28 James Glynn,
29 Joseph Myers,
30 William C. Wetmore,
33 Victor M. Randolph,
39 William W. McKean, 40 Franklin Buchanan, 41 Samuel Mercer, 42 Charles Lowndes, 43 L. M. Goldsborough, 44 George N. Hollins, 45 D. N. Ingraham, 46 John Marston, jr. 47 Henry Bruce, 48 William D. Newman, 49 Henry A. Adams, 50 Alex. B. Pinkham, 51 James D. Knight, 52 Joseph Mattison, 53 William S. Walker, 54 Alex. S. Mackenzie, 55 George F. Pearson.
Boat building in Rochester.
A person needs to become intimately acquainted with the city of Rochester to form a just conception of the immense amount of business done here. Our city is justly celebrated for its large and numerous flour mills, and for the immense quantity of flour manufactured here in the course of the year. There are, however, other branches of business carried on on an equally large scale, of which comparatively little is known. We refer to the manufacture of iron ware and boat building. It is of the latter of which we shall speak particularly to-day.
There are in this city in all, eight yards in which boat building is carried on. In these there have been built within a year, about one hundred and fifteen boats-most of which are of the first class. The average value may be estimated at $1,600 each, making an aggregate of one hundred and eighty-four thousand dollars. Add to this the sum paid for repairs upon old boats, which, in some yards go as high as from $6,000 to $8,000, and the sum total will be more than $200,000! In these different yards there are employed more than six hundred hands, engaged building, preparing the lumber, &c. We have not been able to procure the amount of capital invested in the business except from one or two yards, but we shall present a full statement at the close of the year. From the above estimate, which is proba bly a low one, it will be readily perceived that this branch of industry is one of the most important carried on in this city. It ought to be borne in mind that these extensive operations have been maintained during a period of unexampled distress in the business relations of the country. This has of course suffered with the rest. The constantly augmenting trade of the Erie Canal, and the increased demand for boats when the new canals shall have been finished and the enlargement completed, will in a few years more than quadruple the boat building operations of this city. This place must become the seat of the business, as there is every facili ty for procuring lumber through the Genesee Valley Canal and from Canada.-Rochester Democrat.
Canal Receipts of Wheat and Flour at Cleveland.
As we are now at that period of the year when the old crop of wheat is deemed exhausted and the new is coming forward, we compile for the benefit of the trade such statistical information as we have yearly presented to them, under the belief that they will be found as interesting as heretofore, and valuable for future reference.
The receipts of wheat and flour at this port via the canal, from the opening of the navigation to the 1st of September, are as follows in the years named:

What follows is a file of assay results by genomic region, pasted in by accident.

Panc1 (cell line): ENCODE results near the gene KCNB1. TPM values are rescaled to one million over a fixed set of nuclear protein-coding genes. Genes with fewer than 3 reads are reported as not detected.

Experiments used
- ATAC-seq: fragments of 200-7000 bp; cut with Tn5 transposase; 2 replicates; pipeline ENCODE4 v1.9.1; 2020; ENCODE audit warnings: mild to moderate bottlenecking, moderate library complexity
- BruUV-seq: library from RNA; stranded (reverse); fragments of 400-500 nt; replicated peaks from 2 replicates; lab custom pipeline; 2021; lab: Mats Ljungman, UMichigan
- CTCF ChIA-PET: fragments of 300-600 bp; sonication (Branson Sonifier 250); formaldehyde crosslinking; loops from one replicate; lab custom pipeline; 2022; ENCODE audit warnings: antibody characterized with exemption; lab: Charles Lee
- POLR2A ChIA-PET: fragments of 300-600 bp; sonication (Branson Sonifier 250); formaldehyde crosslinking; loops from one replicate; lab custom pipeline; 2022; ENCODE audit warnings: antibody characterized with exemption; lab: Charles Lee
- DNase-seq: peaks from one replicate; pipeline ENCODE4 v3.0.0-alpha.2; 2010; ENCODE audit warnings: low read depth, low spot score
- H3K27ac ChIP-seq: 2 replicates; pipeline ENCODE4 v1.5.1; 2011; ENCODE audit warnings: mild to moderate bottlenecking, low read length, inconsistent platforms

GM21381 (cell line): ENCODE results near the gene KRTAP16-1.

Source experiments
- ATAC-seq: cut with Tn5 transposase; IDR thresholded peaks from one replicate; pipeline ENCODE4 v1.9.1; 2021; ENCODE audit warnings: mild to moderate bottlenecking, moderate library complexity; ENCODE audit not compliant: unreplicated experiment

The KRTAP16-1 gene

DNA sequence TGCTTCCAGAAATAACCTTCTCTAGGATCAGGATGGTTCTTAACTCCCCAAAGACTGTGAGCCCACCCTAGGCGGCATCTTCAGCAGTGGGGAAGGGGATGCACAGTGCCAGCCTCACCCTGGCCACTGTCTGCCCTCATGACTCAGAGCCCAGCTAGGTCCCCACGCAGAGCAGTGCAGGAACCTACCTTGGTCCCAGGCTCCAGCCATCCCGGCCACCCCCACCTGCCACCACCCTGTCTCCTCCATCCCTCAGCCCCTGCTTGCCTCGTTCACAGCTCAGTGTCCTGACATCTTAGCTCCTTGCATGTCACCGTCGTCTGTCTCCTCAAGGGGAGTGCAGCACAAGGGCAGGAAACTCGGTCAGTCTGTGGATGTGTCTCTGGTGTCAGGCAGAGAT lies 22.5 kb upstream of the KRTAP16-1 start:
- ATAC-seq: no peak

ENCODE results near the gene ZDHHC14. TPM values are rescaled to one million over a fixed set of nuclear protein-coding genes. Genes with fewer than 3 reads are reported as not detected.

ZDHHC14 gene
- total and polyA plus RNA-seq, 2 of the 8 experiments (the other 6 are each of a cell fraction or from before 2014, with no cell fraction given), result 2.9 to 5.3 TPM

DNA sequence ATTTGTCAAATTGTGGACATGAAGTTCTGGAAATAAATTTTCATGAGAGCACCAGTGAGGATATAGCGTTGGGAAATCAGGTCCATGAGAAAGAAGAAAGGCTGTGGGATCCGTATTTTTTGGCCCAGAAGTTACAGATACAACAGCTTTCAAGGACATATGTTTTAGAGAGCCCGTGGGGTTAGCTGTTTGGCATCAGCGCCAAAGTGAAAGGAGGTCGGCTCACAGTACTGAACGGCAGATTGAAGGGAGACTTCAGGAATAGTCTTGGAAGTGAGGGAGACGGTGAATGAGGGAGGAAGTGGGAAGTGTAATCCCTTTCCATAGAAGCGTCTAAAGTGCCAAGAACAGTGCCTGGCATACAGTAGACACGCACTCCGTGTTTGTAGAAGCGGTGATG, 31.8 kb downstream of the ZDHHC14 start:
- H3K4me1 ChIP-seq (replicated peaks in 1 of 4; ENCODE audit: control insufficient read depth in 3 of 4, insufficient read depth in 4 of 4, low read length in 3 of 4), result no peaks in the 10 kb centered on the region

The Dubuque (Iowa) Miners' Express, states that some Sept. 1, 1838.... miners recently sinking a shaft near that place, struck a large cave seventy or eighty feet below the surface of the ground, which contained large quantities of "Flour of Sulphur," similar to that obtained at the stores.
September 13, 1841.
Minot vs. Bank United States.-The plaintiff had brought several suits on different days, but all returnable to the same return day, on the notes of the defendants. A variety of other suits by different plaintiff's had also been brought under the same circumstances against the Bank. In all of them judgments had been entered for want of affidavits of defence. On the same day the judgments were taken, and before they were entered, Mr. Brooke, for the Bank, took a rule to show cause why all the actions brought by the same plaintiff, should not be consolidated. His reasons as stated
1. The saving of costs.
2. That on consolidation of the judgments, the Bank would, by entering bail in stay of execution, be entitled to the time allowed for sums over $500. On all judgments over that sum, the defendant by statute is entitled to a year's stay. The plaintiffs had so brought their suits, that in all cases the judgments went for $490. The effect of which was to give the Bank a stay for only nine months.
The Court had given the judgments upon condition that they should not prejudice this motion. No declaration had been filed, only the usual copy, on which judgments had been given in default of affidavits for defence.
Perkins for plaintiff, objected, because it did not appear that the several causes of action all existed at the time the first suit was brought, and that there were no declarations filed.
The Court refused the motion, on the ground that no declaration had been filed. The matter was discretionary.But no instance had occurred of a consolidation before declaration. The nature of the causes of action would not appear on record till then. Some discussion having arisen, as to the power of the Court to consolidate for the second cause stated, a majority of the Court declared they would exercise it, and had done so on that ground, if there were no other difficulty.
The proper course as indicated by the Court, when no declaration is filed, but judgment is about to be asked, for want of affidavit of defence would be for defendant to rule, plaintiff to declare on return of the writ, and on the filing of the declaration to move to consolidate.-North American.